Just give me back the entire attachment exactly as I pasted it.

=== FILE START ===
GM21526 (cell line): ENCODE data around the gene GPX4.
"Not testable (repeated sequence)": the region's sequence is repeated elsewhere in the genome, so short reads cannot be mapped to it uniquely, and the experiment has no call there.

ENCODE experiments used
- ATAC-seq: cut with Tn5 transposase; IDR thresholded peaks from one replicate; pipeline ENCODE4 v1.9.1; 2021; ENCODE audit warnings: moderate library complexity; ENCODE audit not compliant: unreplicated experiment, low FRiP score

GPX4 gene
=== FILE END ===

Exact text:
GM21526 (cell line): ENCODE data around the gene GPX4.
"Not testable (repeated sequence)": the region's sequence is repeated elsewhere in the genome, so short reads cannot be mapped to it uniquely, and the experiment has no call there.

ENCODE experiments used
- ATAC-seq: cut with Tn5 transposase; IDR thresholded peaks from one replicate; pipeline ENCODE4 v1.9.1; 2021; ENCODE audit warnings: moderate library complexity; ENCODE audit not compliant: unreplicated experiment, low FRiP score

GPX4 gene